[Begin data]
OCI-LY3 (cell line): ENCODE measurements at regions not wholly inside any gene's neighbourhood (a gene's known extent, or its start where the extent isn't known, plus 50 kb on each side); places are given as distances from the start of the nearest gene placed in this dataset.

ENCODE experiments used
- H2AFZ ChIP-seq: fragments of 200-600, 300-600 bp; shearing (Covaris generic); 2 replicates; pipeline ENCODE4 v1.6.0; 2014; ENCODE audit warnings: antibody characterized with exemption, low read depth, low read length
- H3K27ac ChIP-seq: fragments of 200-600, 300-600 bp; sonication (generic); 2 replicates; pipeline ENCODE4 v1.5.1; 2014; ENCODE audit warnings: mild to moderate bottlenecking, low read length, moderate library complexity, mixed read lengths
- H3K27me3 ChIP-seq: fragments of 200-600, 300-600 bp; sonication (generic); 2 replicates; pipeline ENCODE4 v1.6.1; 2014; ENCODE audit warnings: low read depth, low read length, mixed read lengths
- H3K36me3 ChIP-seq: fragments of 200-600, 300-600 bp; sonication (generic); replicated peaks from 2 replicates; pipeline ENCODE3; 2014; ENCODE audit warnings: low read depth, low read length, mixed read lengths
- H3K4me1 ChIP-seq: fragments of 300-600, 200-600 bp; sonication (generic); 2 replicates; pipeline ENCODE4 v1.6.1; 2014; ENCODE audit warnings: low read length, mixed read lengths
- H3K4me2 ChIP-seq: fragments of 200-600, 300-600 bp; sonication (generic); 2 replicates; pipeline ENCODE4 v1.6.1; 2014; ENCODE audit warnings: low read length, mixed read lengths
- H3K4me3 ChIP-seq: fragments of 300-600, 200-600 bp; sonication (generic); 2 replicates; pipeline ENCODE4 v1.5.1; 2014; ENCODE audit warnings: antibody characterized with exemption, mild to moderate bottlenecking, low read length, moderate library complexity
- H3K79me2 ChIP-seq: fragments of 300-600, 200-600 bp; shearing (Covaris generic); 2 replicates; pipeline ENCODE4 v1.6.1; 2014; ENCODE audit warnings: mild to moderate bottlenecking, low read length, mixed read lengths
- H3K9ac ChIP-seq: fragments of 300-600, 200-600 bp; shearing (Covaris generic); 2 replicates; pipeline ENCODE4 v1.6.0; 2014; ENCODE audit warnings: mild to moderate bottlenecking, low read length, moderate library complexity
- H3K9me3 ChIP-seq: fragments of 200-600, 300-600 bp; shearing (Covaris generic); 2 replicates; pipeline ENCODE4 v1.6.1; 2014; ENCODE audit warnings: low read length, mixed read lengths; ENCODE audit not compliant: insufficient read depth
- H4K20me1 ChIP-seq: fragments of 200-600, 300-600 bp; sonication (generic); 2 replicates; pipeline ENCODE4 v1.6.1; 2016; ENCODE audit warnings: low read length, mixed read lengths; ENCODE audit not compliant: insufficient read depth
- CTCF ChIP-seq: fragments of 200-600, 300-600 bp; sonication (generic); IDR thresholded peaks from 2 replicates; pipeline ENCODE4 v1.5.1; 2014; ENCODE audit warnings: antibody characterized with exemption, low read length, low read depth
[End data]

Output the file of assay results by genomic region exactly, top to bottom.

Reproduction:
OCI-LY3 (cell line): ENCODE measurements at regions not wholly inside any gene's neighbourhood (a gene's known extent, or its start where the extent isn't known, plus 50 kb on each side); places are given as distances from the start of the nearest gene placed in this dataset.

ENCODE experiments used
- H2AFZ ChIP-seq: fragments of 200-600, 300-600 bp; shearing (Covaris generic); 2 replicates; pipeline ENCODE4 v1.6.0; 2014; ENCODE audit warnings: antibody characterized with exemption, low read depth, low read length
- H3K27ac ChIP-seq: fragments of 200-600, 300-600 bp; sonication (generic); 2 replicates; pipeline ENCODE4 v1.5.1; 2014; ENCODE audit warnings: mild to moderate bottlenecking, low read length, moderate library complexity, mixed read lengths
- H3K27me3 ChIP-seq: fragments of 200-600, 300-600 bp; sonication (generic); 2 replicates; pipeline ENCODE4 v1.6.1; 2014; ENCODE audit warnings: low read depth, low read length, mixed read lengths
- H3K36me3 ChIP-seq: fragments of 200-600, 300-600 bp; sonication (generic); replicated peaks from 2 replicates; pipeline ENCODE3; 2014; ENCODE audit warnings: low read depth, low read length, mixed read lengths
- H3K4me1 ChIP-seq: fragments of 300-600, 200-600 bp; sonication (generic); 2 replicates; pipeline ENCODE4 v1.6.1; 2014; ENCODE audit warnings: low read length, mixed read lengths
- H3K4me2 ChIP-seq: fragments of 200-600, 300-600 bp; sonication (generic); 2 replicates; pipeline ENCODE4 v1.6.1; 2014; ENCODE audit warnings: low read length, mixed read lengths
- H3K4me3 ChIP-seq: fragments of 300-600, 200-600 bp; sonication (generic); 2 replicates; pipeline ENCODE4 v1.5.1; 2014; ENCODE audit warnings: antibody characterized with exemption, mild to moderate bottlenecking, low read length, moderate library complexity
- H3K79me2 ChIP-seq: fragments of 300-600, 200-600 bp; shearing (Covaris generic); 2 replicates; pipeline ENCODE4 v1.6.1; 2014; ENCODE audit warnings: mild to moderate bottlenecking, low read length, mixed read lengths
- H3K9ac ChIP-seq: fragments of 300-600, 200-600 bp; shearing (Covaris generic); 2 replicates; pipeline ENCODE4 v1.6.0; 2014; ENCODE audit warnings: mild to moderate bottlenecking, low read length, moderate library complexity
- H3K9me3 ChIP-seq: fragments of 200-600, 300-600 bp; shearing (Covaris generic); 2 replicates; pipeline ENCODE4 v1.6.1; 2014; ENCODE audit warnings: low read length, mixed read lengths; ENCODE audit not compliant: insufficient read depth
- H4K20me1 ChIP-seq: fragments of 200-600, 300-600 bp; sonication (generic); 2 replicates; pipeline ENCODE4 v1.6.1; 2016; ENCODE audit warnings: low read length, mixed read lengths; ENCODE audit not compliant: insufficient read depth
- CTCF ChIP-seq: fragments of 200-600, 300-600 bp; sonication (generic); IDR thresholded peaks from 2 replicates; pipeline ENCODE4 v1.5.1; 2014; ENCODE audit warnings: antibody characterized with exemption, low read length, low read depth